{
   const drawPrimitive = gl.TRIANGLES
   const vertexArrayOffset = 0
   const numberOfVertices = 6 // 6 vertices = 2 triangles = 1 quad
   gl.drawArrays(drawPrimitive, vertexArrayOffset, numberOfVertices)
 }
 /*
   Just like everything else, unbind our texture once we are done rendering
 */
 gl.bindTexture(gl.TEXTURE_2D, null)
 gl.useProgram(null)
 gl.bindVertexArray(null)
 requestAnimationFrame(updateFrame)
}

And here is our final result (I also added a simple animation to make the effect more apparent):

And here is the breakdown of one updateFrame() call:

Breakdown of our WebGL scene amd the steps needed to render 1000 quads and post-process them to metaballs.
You can clearly see how we render our 1000 instanced quads in separate framebuffer in steps 1 to 3. We then draw and manipulate the resulting texture to a fullscreen quad that we render in steps 4 to 7.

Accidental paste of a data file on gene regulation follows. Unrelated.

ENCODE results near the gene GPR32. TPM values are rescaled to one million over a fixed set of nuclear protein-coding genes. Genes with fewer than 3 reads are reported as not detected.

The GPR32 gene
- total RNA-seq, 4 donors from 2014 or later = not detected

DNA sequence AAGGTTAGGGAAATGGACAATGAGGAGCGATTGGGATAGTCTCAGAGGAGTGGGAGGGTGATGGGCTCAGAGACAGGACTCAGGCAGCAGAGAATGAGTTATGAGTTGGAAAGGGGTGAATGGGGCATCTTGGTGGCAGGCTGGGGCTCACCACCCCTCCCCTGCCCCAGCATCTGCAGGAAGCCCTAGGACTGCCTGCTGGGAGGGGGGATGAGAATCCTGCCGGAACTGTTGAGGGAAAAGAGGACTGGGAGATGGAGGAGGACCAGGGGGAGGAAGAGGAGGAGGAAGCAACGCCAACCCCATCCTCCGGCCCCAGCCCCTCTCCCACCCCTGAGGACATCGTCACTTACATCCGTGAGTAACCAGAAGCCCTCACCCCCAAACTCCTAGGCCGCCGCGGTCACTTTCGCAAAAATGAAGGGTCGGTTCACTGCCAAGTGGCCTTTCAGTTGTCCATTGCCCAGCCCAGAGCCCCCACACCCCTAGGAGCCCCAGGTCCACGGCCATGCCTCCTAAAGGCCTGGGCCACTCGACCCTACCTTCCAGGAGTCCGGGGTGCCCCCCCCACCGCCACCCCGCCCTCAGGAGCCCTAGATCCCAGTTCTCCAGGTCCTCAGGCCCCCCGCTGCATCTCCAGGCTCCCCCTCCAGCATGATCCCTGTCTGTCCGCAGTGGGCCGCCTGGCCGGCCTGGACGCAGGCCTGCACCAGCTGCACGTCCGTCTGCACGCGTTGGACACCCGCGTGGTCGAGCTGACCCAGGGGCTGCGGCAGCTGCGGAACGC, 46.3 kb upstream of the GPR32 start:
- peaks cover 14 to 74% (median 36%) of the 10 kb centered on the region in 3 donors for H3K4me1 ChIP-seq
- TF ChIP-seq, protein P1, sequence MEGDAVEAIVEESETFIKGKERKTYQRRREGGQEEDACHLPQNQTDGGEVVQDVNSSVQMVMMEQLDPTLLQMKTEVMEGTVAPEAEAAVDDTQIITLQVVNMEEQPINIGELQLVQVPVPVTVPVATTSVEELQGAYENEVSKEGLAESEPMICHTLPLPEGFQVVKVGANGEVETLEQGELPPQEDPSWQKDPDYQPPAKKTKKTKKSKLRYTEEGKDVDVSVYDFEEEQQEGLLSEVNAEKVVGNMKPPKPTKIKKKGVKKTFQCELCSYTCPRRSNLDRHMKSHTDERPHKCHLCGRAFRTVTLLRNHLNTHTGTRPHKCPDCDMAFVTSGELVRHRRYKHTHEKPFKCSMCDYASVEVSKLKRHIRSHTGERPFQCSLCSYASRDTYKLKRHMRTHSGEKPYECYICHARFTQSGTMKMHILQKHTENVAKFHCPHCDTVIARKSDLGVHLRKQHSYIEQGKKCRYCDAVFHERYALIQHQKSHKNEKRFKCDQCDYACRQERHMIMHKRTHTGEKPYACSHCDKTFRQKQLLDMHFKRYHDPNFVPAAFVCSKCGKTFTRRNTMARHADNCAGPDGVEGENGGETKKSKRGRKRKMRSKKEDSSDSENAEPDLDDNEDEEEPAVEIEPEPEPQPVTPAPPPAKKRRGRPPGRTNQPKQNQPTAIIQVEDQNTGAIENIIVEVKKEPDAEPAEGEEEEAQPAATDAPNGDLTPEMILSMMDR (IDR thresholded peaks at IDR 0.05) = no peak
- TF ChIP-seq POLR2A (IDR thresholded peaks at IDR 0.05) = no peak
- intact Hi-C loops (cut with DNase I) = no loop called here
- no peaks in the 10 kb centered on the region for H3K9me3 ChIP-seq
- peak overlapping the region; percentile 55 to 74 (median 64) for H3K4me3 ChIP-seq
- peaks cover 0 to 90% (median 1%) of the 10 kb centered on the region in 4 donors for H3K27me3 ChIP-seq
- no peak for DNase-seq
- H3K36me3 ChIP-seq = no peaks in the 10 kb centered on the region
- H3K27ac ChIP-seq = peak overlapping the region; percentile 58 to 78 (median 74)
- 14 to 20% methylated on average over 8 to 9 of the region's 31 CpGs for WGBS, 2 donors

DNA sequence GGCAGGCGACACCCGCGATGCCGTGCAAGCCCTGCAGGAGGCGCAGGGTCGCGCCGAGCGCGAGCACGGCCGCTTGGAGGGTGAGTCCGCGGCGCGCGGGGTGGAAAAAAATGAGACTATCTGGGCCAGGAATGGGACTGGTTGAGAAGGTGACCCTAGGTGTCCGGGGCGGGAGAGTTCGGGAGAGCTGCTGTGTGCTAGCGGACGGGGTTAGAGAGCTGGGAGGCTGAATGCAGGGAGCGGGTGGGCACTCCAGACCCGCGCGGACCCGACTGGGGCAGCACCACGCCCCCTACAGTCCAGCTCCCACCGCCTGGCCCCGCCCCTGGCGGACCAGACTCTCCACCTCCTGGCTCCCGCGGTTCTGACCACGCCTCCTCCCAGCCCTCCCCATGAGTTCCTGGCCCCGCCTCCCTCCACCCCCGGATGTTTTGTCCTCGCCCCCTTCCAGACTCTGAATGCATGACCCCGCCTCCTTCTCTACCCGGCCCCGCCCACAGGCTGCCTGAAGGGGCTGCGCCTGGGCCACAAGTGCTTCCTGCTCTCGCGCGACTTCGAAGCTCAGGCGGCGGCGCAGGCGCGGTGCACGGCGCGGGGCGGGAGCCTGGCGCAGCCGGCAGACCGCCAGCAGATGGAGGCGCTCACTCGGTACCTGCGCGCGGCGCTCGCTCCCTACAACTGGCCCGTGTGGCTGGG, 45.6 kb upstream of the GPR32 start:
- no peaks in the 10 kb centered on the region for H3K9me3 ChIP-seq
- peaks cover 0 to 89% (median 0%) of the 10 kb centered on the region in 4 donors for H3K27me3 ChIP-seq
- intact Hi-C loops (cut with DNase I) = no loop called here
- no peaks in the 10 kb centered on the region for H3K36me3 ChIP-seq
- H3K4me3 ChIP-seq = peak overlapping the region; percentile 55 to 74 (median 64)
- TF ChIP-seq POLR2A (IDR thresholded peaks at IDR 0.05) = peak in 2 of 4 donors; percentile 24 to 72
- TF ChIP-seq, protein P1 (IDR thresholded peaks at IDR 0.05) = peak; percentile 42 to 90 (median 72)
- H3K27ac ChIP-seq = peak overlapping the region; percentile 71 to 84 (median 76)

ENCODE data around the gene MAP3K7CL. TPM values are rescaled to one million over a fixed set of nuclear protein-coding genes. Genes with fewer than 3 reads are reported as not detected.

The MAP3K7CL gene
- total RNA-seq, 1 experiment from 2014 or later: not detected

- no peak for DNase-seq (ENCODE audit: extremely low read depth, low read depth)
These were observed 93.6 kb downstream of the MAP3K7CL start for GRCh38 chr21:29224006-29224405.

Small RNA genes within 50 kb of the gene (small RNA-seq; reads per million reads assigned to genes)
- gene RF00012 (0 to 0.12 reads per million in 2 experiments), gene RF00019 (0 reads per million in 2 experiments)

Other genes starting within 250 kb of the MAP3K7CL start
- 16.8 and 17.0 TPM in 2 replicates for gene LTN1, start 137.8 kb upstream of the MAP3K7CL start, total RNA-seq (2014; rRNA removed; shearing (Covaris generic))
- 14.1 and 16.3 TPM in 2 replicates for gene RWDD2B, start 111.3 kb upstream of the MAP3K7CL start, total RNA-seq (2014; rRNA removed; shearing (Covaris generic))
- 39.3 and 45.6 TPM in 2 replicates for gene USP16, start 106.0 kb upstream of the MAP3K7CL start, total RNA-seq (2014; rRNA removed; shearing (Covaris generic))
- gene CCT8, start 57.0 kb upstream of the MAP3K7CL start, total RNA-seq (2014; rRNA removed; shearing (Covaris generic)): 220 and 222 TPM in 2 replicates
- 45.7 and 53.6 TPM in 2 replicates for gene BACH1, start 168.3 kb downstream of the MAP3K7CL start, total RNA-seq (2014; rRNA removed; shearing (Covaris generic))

Aliasing issues

On my 2016 MacBook Pro with retina display I can clearly see aliasing issues with our current example. If we are to add bigger radiuses and blow our animation to fullscreen the problem will become only more noticeable.

The issue comes from the fact we are rendering to a 8bit gl.UNSIGNED_BYTE texture. If we want to increase the detail, we need to switch to floating point textures (32 bit float gl.RGBA32F or 16 bit float gl.RGBA16F). The catch is that these textures are not supported on all hardware and are not part of WebGL2 core. They are available through optional extensions, that we need to check if exist.

The extensions we are interested in to render to 32bit floating point textures are

  • EXT_color_buffer_float